HUMZA Yousaf's new government has published radical proposals to overhaul key aspects of the Scottish justice system.

Under the long-promised legislation, a specialist sexual offences court would be established and a pilot set up of a single judge without a jury to preside over trials for cases of rape and attempted rape.

Further proposed changes would see the scrapping of the not proven verdict, a reduction in the number of jurors from 15 to 12 and the introduction of lifelong anonymity for victims of a sexual offence.

But some of the reforms, notably the plan to run a pilot on trials without juries in rape and attempted rape cases, are already being resisted by the legal profession who see them as highly controversial and unnecessary.

The issue has the potential to give the embattled Mr Yousaf a new political headache.

Ministers' rationale is to put the needs of victims at the centre of the justice system and address low conviction rates for rapes and serious sexual offences.

Survivors of sexual offences and organisations which support them have for many years complained that their needs have been secondary to those of the accused.

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Victims of these offences have described their experience of going through the justice process as traumatic.

They point to numerous current problems – for example, in the first instance, many people who have been sexually assaulted are reluctant to come forward to the police sometimes for fear they won't be believed or may be wrongly judged for their own behaviour.

Then there is a second battle that if they do report the crime there is the difficulty in getting the matter to court. This may be because of problems for the police gathering sufficient evidence and the prosecution building a watertight case against the suspect.

And then finally if the case does get to court, there is a low conviction rate for rapes and sexual offences.

Some 46 per cent of rape trials result in a conviction compared to an overall conviction rate in trials of about 88 per cent. Rape and attempted rape trials are also more likely to end in a not proven verdict than trials for other offences.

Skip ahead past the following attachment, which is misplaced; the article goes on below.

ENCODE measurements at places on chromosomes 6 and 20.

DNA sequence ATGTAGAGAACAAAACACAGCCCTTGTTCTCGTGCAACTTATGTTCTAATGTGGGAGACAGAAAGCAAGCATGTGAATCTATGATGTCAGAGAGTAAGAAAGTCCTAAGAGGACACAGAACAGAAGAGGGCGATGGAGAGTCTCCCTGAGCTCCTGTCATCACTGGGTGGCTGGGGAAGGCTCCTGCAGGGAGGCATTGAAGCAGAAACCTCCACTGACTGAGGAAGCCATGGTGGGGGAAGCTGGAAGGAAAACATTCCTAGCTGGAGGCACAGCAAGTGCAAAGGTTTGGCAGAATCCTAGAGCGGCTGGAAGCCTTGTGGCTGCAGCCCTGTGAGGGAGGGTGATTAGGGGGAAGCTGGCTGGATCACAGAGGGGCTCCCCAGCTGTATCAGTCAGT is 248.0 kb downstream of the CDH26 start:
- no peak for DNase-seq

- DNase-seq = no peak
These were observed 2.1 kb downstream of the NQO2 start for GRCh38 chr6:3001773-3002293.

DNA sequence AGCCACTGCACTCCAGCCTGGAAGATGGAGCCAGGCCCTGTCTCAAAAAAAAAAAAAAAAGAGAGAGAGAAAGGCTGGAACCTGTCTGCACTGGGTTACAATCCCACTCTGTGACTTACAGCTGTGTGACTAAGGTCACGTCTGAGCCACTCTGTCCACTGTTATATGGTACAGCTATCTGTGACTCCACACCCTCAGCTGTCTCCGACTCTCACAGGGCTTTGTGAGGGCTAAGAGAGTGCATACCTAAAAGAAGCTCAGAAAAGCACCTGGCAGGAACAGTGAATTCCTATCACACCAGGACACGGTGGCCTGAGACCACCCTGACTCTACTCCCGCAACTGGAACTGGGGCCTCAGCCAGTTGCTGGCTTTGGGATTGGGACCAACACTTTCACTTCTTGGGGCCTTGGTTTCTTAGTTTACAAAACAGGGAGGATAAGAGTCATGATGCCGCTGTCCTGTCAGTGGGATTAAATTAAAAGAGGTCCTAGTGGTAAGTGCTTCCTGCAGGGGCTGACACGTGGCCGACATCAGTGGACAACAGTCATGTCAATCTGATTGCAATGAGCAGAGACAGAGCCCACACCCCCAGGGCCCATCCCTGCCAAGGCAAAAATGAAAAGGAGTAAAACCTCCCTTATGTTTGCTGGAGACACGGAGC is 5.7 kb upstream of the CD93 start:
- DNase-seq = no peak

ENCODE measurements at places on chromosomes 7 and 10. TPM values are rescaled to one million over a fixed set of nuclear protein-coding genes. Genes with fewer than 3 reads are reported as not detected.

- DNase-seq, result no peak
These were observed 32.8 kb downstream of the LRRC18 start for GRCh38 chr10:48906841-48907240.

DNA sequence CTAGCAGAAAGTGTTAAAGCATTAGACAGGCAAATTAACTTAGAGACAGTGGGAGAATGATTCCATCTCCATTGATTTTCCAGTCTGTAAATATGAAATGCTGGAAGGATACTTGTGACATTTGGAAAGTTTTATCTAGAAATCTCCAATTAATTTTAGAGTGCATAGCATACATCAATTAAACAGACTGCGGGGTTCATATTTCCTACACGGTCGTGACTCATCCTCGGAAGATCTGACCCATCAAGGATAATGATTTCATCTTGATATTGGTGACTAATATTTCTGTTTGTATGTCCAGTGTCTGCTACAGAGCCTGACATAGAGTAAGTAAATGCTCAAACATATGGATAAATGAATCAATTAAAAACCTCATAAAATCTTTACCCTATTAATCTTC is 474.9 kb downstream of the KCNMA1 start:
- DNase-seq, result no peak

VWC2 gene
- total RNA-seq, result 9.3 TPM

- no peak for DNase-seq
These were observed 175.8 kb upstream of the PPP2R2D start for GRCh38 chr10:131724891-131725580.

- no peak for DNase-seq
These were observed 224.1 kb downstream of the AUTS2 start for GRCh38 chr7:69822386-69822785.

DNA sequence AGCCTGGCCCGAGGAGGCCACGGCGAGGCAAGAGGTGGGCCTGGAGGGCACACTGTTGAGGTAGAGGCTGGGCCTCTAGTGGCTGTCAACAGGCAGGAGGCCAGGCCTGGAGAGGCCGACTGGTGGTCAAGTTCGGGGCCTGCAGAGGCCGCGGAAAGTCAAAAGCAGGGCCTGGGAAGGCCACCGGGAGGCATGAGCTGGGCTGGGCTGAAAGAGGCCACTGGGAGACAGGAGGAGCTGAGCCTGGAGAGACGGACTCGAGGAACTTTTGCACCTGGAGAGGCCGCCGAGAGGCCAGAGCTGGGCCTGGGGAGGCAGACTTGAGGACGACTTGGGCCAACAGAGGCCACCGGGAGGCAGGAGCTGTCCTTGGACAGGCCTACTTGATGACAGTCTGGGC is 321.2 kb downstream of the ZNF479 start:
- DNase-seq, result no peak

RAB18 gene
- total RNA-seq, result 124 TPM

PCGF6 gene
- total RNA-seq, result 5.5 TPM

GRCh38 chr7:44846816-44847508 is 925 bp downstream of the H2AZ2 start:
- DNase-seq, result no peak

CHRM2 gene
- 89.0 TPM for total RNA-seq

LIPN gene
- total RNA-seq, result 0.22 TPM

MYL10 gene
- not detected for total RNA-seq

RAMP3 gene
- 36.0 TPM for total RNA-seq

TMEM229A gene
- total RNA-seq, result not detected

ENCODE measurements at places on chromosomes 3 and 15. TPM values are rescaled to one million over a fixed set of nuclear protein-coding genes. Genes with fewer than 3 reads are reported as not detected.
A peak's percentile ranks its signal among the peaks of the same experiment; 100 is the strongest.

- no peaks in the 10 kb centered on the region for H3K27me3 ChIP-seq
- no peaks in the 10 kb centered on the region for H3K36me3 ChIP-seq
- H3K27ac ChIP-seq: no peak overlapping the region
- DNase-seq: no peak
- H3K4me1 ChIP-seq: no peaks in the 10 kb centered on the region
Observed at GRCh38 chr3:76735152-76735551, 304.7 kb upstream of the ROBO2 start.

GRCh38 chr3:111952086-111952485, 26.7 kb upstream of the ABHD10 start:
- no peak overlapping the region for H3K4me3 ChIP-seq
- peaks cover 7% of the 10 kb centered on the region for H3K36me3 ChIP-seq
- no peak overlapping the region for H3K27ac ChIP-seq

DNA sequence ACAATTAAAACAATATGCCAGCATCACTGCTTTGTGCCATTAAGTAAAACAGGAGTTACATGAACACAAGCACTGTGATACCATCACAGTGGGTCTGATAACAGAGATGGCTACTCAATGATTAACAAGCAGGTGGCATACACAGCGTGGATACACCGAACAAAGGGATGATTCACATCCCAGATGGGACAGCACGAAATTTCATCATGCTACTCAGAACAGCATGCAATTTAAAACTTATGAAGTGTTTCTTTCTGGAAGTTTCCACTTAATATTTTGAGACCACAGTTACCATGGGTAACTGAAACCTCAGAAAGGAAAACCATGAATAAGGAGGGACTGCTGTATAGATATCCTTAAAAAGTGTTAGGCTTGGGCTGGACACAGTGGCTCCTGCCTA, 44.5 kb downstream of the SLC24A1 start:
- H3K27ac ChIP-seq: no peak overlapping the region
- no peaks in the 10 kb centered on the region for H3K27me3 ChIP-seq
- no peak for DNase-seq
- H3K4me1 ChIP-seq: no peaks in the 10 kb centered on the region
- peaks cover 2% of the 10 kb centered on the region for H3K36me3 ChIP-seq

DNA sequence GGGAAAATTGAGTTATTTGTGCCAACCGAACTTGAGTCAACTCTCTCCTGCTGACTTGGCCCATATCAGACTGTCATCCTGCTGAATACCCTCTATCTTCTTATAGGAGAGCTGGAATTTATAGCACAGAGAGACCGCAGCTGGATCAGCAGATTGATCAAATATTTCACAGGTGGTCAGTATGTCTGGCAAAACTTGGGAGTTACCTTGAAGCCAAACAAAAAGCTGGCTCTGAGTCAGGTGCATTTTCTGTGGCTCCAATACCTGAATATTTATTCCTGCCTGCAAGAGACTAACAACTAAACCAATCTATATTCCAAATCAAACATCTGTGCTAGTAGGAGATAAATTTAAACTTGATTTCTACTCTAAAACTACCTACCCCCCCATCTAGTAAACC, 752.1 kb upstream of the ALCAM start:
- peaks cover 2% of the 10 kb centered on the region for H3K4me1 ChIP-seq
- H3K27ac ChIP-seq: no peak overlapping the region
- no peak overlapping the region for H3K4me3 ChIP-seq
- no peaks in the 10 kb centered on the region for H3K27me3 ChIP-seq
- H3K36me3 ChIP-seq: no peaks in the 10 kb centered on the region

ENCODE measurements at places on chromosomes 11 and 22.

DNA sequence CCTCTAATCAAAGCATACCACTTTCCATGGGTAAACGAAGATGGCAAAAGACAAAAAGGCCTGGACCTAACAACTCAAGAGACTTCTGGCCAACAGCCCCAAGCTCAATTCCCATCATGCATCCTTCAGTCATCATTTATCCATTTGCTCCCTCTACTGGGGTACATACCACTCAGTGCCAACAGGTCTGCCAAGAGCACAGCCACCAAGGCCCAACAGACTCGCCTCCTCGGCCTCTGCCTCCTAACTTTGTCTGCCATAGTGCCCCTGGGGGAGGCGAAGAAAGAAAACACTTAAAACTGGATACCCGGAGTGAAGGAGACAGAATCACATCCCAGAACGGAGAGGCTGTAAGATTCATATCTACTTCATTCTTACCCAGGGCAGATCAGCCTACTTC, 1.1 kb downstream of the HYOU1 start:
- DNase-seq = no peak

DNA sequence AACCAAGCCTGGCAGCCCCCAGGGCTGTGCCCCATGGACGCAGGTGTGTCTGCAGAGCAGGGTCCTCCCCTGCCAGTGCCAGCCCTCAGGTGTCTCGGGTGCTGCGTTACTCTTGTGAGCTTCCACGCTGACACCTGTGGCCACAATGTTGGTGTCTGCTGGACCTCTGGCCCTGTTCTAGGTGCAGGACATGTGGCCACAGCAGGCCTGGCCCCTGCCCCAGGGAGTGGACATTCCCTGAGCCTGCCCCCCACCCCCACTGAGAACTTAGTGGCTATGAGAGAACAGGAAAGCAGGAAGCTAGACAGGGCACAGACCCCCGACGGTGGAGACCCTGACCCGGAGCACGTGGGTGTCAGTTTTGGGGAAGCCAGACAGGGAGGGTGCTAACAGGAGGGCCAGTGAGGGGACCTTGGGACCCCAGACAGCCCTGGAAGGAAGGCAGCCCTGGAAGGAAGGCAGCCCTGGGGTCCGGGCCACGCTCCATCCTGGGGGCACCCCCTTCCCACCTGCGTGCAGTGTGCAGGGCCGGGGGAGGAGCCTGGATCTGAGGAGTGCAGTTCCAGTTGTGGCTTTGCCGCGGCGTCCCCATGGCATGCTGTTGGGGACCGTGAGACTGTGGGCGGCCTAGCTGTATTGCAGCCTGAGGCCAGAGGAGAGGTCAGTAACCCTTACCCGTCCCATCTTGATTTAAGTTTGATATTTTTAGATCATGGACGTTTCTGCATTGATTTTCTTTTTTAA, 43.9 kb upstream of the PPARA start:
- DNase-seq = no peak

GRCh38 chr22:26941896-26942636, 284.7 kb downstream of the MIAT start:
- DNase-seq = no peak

I remember, as a former crime reporter, covering a rape and attempted murder case at the High Court back in the late 1990s where the accused drove a car at his victim after allegedly raping her.

The police had arrested the suspect, who had escaped their attention for some years, after his DNA turned up on their database for an unrelated matter and there was much optimism among detectives I knew that justice would finally be done for the poor woman left with horrendous injuries.

But the jury decided that sex between the two was consensual and, seeming to ignore the incident with the car, returned a verdict of not proven.

Some of the reforms unveiled by the Scottish Government on Wednesday are based on a 2021 report by Lady Dorrian, the Lord Justice Clerk, Scotland's second most senior judge, on what could be done to improve the experience of victims of sexual crimes in the justice system.

She stopped short of recommending that cases should be heard by a single judge rather than a jury, though she did suggest that a pilot could be conducted of single judges presiding over rape trials to establish their effectiveness and how they are perceived by complainers, accused and lawyers.

It is not yet clear how the pilot for juryless trials for rapes and attempted rapes will operate and whether it would just be one high court that would be involved or all of the country's high courts.

But lawyers are on the warpath and want to...

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